The Python folks have a page with some excellent links for non-programmers. I've listed the ones that most interest me. Notice the links for children at the end:
My favorite resource right now is a video series by Bucky Roberts.
How to Think Like a Computer Scientist - 2nd edition Allen Downey's open source textbook has a Python version, written with Jeff Elkner. It's also available in book form. It was updated and current version is 2nd edition.
The Programming Historian From the "About This Book" page: "This book is a tutorial-style introduction to programming for practicing historians. We assume that you're starting out with no prior programming experience and only a basic understanding of computers. More experience, of course, won't hurt. Once you know how to program, you will find it relatively easy to learn new programming languages and techniques, and to apply what you know in unfamiliar situations."
Learning to Program An introduction to programming for those who have never programmed before, by Alan Gauld. It introduces several programming languages but has a strong emphasis on Python.
A Byte of Python, by Swaroop C.H., is also an introductory text for people with no previous programming experience.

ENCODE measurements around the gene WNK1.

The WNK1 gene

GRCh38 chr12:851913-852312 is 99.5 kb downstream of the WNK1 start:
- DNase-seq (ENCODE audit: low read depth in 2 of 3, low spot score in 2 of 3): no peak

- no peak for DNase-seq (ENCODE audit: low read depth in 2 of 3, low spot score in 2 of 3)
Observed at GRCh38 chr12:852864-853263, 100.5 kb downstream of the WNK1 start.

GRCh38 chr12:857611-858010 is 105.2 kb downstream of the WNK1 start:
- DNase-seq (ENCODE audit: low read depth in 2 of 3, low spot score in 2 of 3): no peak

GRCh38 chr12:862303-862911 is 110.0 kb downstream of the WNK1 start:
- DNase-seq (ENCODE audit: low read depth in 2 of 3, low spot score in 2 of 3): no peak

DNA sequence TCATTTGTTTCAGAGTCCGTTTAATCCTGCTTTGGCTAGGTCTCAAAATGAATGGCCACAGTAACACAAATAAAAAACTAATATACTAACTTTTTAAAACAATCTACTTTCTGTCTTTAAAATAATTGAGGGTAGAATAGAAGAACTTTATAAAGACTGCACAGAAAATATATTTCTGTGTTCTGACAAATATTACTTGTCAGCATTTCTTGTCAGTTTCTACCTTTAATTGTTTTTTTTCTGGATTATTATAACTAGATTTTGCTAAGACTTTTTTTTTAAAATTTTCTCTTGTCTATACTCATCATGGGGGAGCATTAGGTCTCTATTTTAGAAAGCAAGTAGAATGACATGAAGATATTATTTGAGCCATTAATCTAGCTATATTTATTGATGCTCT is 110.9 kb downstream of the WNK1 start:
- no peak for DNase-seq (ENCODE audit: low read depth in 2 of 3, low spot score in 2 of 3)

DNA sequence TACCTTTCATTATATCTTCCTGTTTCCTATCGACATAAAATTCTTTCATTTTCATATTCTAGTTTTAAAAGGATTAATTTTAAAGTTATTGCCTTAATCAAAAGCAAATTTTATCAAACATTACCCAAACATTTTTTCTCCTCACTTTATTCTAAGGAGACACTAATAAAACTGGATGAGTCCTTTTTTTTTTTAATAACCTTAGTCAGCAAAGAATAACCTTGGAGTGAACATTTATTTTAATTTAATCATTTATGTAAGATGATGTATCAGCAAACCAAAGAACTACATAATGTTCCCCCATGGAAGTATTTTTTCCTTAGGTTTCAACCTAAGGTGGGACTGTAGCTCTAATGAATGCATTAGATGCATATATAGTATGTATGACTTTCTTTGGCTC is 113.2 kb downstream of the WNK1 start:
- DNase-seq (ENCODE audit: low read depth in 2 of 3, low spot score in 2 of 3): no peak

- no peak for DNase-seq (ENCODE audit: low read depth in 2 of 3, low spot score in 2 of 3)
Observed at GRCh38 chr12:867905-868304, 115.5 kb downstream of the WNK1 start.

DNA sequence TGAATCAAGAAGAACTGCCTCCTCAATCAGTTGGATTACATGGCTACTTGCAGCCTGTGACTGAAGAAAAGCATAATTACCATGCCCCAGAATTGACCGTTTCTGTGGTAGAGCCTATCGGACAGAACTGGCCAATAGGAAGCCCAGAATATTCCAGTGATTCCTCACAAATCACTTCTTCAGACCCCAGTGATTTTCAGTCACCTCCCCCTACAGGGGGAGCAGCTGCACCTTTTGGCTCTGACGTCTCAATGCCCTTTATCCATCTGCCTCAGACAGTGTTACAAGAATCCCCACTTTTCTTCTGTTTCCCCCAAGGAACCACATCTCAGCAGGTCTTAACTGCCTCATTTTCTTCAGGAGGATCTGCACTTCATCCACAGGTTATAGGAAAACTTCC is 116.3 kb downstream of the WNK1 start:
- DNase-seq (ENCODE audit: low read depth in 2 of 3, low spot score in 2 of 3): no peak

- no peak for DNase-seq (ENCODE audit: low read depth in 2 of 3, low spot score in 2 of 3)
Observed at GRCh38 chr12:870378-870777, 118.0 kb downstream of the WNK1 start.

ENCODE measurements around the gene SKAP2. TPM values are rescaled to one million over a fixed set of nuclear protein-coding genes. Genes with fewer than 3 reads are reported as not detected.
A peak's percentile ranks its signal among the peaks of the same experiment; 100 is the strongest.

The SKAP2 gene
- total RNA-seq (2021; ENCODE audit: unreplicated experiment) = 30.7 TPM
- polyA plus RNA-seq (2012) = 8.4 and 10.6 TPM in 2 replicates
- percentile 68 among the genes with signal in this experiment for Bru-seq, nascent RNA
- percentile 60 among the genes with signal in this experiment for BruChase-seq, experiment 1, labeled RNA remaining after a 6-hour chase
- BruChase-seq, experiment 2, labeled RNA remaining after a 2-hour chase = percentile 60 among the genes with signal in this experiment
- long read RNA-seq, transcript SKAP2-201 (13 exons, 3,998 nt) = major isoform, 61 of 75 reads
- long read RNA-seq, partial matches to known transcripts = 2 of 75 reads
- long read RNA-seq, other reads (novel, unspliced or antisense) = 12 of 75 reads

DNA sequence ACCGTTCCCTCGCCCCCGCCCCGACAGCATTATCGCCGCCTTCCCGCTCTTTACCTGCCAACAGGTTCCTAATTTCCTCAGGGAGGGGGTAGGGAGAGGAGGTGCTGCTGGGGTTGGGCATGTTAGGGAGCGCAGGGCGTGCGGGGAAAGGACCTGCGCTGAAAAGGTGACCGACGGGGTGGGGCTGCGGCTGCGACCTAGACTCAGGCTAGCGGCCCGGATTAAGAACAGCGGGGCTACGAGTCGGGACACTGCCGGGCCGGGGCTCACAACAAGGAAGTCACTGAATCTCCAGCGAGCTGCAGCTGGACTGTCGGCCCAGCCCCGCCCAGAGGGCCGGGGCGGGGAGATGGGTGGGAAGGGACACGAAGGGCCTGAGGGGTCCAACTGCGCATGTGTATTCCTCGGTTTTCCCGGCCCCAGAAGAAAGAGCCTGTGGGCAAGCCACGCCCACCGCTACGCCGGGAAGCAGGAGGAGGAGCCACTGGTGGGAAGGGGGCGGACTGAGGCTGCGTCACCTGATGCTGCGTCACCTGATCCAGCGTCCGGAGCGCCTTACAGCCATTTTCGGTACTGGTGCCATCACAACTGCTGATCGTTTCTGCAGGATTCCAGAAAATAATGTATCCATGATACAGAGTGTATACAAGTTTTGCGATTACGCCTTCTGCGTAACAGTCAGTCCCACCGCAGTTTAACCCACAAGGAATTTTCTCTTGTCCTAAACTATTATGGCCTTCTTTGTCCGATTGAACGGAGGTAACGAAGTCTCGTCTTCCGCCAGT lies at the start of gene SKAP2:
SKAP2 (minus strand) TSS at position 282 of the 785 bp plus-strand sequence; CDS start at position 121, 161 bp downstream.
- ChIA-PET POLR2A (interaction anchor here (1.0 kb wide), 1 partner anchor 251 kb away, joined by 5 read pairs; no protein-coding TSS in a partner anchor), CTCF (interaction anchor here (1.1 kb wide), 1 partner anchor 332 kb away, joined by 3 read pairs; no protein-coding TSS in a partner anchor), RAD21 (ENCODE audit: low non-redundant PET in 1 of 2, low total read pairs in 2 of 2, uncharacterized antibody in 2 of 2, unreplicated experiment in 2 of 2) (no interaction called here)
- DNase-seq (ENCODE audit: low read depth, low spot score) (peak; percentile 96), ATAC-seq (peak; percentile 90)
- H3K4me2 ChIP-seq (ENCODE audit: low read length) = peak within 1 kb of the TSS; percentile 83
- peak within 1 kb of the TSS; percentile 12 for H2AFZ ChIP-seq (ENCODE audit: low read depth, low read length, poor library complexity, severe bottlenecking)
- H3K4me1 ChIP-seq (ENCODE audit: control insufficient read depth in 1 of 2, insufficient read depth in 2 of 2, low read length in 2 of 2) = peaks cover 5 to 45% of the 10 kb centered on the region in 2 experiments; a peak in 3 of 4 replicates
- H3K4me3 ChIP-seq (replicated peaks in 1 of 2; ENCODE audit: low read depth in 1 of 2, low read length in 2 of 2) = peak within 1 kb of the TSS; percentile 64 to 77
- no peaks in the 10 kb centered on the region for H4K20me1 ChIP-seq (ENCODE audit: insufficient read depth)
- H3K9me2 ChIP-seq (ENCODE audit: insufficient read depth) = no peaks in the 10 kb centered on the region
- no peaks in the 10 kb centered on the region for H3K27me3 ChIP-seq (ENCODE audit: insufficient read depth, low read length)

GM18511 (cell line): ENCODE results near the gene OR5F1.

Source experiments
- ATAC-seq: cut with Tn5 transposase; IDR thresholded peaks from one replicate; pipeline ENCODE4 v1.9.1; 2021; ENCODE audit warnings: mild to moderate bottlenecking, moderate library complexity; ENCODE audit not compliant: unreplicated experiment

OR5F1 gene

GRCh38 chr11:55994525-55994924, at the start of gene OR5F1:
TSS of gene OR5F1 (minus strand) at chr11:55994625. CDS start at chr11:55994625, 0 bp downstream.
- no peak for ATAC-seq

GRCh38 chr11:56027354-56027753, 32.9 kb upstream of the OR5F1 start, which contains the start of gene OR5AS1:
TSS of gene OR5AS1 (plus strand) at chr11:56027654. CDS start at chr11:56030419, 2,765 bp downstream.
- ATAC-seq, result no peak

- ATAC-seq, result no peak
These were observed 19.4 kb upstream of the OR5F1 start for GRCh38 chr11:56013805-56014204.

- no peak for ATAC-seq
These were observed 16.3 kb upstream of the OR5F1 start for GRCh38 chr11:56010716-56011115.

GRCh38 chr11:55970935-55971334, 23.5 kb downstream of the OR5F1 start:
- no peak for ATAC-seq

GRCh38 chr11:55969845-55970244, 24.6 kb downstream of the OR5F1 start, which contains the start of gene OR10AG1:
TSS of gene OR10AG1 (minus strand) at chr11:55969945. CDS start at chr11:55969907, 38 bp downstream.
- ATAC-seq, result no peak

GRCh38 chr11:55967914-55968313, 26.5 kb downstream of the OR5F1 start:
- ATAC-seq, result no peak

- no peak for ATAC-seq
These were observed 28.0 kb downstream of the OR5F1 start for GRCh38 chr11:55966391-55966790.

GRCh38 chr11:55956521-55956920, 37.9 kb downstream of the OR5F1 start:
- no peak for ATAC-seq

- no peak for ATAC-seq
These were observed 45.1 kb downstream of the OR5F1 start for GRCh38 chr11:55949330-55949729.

One Day of IDLE Toying A very gentle introduction to the IDLE development environment that comes with Python. This tutorial by Danny Yoo has been translated into nine different languages.
Free Python video lectures are also available as a course titled Intro to programming with Python and Tkinter, Unix users can view the video using mplayer once you have downloaded the files. Windows users will need to have a DivX player, available from http://www.divx.com/divx/windows/. (One user reports success viewing the videos on OS X 10.4 using the VLC player -- http://www.videolan.org/).
A Non-Programmer's Tutorial for Python 3 on Wikibooks.
Learning Python (for the complete nOOb) by Derrick Wolters. A beginner's tutorial to learn how to program in Python.
- Two courses from the Pasteur Institute are aimed at biologists but are useful to anyone wanting to learn Python. Both tutorials are quite extensive, covering data types, object-oriented programming, files, and even design patterns.
Python Tutorial This tutorial is part of Python's documentation set and is updated with each new release. It's not written with non-programmers in mind, but skimming through it will give you an idea of the language's flavor and style.
Invent Your Own Computer Games with Python, 2nd Ed, by Al Sweigart is a free e-Book that teaches complete beginners how to program by making games.
LiveWires A set of Python lessons used during 1999, 2000, 2001 and 2002 children's summer camps in Britain by Richard Crook, Gareth McCaughan, Mark White, and Rhodri James. Aimed at children 12-15 years old.
Guido van Robot A teaching tool in which students write simple programs using a Python-like language to control a simulated robot. Field-tested at Yorktown High School, the project includes a lesson plan.
PythonTurtle A learning environment for Python suitable for beginners and children, inspired by Logo. Geared mainly towards children, but known to be successful with adults as well.